Monday, August 19, 2013


It is a gift to start life backwards.

Growing up in my grandparents' home gave me a perspective not many kids my age get to have:  finite time.  From a very early age, I understood people did not keep indefinitely.  The facts were dictated before me in my grandfather's shaking hands as he dialed Sears' service department on our rotary phone.  In me grew a divine melancholy when I'd watch my grandmother's tiny frame curve as she used both hands to slowly bring a gallon of milk down to the counter.  There was no forever in the black and white pictures of people they stopped to touch with one finger, in the hallway, early in the morning when the house was just beginning to smell like coffee.

I'd listen for the clink tink tink of saucers and the clearing of my grandfather's throat before he started his morning soliloquy to his wife.

"{eh-eh-eh-hem} You know I was thinking we should probably replant those tulips from the backyard to the side yard next to the freesia so they'll get full sun..."  My grandmother would "Mmm-hmm" and "Ohhh, I see" in the right places while tearing small pieces of Kraft cheese into the dog's dish.  Her morning rituals started with others and her day followed suit.  She spent a lifetime caring for everyone and everything around her with the kind of magnetic love that drew wild deer to her back porch and stray kids to her kitchen.  Humming her Fred Astaire songs the whole time.  Old Blue Eyes made weak in the knees.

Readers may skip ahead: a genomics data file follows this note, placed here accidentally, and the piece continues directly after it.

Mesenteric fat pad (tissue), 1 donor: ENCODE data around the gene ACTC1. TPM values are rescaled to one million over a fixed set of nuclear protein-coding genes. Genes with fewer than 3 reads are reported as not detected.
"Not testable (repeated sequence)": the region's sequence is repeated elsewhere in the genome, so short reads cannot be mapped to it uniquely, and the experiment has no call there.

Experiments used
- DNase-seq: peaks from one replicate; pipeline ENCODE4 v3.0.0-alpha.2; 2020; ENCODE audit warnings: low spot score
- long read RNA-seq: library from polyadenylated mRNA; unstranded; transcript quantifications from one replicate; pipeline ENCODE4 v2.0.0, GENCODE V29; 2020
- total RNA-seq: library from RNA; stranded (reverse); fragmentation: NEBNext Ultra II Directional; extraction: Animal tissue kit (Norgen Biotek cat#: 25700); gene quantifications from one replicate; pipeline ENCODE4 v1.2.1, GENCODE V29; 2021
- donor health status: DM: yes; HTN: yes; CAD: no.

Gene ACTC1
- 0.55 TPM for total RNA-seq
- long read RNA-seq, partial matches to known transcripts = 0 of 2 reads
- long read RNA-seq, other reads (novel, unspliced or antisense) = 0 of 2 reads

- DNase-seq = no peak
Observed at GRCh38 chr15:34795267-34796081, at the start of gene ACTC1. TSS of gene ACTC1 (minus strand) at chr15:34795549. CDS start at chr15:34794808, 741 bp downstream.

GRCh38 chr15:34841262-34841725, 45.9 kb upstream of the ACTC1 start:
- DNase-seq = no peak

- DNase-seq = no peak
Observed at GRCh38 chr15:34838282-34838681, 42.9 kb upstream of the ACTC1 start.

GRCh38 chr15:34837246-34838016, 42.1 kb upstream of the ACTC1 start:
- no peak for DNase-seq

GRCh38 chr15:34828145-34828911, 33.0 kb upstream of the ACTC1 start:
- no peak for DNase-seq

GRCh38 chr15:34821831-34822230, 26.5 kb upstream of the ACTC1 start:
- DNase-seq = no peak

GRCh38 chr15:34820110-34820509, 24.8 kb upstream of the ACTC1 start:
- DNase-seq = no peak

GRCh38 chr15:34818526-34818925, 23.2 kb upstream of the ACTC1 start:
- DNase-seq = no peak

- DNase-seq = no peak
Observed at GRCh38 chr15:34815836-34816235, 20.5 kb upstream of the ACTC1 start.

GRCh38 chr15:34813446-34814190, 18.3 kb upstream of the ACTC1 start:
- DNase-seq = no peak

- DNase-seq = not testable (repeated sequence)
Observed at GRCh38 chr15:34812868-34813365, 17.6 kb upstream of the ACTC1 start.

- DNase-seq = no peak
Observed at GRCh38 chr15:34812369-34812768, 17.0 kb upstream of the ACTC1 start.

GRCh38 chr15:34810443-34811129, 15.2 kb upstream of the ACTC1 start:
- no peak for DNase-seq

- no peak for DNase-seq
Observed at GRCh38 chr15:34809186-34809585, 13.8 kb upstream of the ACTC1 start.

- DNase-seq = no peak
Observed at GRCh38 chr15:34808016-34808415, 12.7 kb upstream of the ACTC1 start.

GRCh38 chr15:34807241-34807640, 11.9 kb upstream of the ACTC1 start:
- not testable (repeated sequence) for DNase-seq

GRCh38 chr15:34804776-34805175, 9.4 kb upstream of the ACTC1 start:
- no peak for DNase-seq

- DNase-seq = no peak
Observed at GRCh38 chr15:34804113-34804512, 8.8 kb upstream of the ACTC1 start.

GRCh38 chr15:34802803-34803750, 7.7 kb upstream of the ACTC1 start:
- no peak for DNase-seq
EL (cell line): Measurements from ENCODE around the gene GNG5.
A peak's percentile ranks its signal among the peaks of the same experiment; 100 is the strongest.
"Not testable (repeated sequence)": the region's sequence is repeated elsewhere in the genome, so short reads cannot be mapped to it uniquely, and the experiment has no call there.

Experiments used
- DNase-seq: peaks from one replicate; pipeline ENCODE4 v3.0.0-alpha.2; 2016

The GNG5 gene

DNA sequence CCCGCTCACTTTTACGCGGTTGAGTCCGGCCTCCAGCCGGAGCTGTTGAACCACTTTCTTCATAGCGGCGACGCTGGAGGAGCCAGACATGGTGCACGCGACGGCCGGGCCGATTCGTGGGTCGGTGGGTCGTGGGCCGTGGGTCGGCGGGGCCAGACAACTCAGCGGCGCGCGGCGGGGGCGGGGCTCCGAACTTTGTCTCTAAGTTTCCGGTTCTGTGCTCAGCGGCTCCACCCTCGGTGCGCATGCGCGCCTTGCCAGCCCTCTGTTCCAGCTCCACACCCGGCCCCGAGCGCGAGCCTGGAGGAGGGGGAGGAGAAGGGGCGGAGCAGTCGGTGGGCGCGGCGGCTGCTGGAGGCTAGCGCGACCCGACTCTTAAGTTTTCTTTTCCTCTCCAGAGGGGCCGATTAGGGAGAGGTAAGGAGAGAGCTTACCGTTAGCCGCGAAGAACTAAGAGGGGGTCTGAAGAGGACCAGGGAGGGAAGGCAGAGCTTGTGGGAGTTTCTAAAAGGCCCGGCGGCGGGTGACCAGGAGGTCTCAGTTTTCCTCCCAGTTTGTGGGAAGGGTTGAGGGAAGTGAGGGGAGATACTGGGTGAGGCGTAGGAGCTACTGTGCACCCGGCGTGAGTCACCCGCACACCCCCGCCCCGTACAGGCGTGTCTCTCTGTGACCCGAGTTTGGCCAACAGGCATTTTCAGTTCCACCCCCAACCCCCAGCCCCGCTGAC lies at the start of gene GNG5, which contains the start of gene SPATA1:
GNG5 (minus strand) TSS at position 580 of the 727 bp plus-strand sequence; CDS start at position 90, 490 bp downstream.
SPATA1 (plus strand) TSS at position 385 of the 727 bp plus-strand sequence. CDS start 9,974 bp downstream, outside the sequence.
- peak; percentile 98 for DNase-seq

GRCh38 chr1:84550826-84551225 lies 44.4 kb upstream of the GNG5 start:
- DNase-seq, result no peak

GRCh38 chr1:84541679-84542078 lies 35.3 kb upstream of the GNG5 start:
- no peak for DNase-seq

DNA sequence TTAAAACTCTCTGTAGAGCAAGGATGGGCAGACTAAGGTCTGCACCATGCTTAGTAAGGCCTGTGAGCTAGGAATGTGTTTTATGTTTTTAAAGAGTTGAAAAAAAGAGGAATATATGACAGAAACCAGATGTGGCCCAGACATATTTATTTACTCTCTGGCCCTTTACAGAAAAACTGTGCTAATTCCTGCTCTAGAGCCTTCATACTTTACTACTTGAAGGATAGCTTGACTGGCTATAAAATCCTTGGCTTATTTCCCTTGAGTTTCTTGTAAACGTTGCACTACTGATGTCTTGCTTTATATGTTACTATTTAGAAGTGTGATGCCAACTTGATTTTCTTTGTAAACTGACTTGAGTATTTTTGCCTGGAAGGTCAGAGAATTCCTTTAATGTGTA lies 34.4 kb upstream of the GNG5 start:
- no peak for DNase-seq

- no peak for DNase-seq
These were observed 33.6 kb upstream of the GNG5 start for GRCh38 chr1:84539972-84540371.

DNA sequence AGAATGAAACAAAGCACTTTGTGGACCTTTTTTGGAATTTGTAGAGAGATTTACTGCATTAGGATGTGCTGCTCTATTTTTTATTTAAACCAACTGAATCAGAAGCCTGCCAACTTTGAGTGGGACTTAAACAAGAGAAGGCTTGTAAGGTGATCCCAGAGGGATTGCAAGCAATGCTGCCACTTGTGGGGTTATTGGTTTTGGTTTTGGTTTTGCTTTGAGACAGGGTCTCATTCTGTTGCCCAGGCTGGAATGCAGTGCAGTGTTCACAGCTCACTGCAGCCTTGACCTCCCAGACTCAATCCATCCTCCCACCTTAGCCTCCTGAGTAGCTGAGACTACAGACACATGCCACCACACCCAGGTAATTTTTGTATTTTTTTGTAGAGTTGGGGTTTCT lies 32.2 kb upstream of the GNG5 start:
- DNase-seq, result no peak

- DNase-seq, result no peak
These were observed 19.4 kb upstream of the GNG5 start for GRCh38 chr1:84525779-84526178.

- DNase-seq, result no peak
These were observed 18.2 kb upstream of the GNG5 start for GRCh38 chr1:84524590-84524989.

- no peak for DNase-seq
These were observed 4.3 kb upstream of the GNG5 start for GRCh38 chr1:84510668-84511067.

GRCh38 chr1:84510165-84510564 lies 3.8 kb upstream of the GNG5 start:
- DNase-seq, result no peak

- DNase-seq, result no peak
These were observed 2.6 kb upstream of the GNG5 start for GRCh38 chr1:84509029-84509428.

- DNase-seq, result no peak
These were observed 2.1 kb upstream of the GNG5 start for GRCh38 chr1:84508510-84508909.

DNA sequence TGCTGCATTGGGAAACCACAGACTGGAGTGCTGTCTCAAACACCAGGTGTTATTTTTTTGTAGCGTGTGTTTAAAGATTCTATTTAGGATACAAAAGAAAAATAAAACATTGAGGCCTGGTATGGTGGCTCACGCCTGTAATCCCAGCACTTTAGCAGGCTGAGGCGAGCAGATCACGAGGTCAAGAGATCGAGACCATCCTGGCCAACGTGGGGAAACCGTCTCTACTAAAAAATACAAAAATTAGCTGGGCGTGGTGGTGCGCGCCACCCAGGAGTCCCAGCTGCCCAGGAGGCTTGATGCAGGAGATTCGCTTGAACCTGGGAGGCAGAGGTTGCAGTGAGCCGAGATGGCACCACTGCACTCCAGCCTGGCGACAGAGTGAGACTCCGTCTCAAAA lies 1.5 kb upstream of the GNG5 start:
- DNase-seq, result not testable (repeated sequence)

If I didn't have to get up to shower, I'd stay in my bed and record this soundtrack like my life depended on it.  I knew one day too soon all of this would be gone and I'd desperately need it to be real again.  So I listened with the intensity of passing an exam.  My ears became open tunnels, filtering and memorizing specks of their voices and the rhythm they made together;  every word blazing its own path inside my memory.  I took in smells the same way:  Folger's brewing, toast browning, sweet wet grass trailing through an opened screen door, new sticky asphalt of our driveway.  I stayed perfectly still like this for probably hours.  Storing it all up for later.

"Mommy, put your hair down,"  my kids ask me every morning as they reach for my black hair clip.

"Just a minute, babies, let me get my coffee first," as my sleepy hands grope the counter for one more filter.

They plop their wiry bodies full of hunger and happiness onto our bar stools.  "What's for breakfast?  Can you make it not Paleo, please?"

I go about my business quickly but not before seeing them.  They're watching me as I deftly pour a carton of milk with one hand and close the refrigerator with my opposite ankle.  Their faces radiate all the warmth they've held onto overnight.  In their eyes there is expectation, hope, and a twinge of entitlement.  I stage their little dinosaur cups and clank around the silverware drawer with my free hand, searching for a pink fork for her and a green one for him.

My kids don't know the hourglass like I did.

And for that, a big piece of me rejoices.

1 comment:

Anna See said...

Another beautiful post. Simply beautiful. You took me back to my grandparents' house as I'd listen to their conversations through the grate in the floor.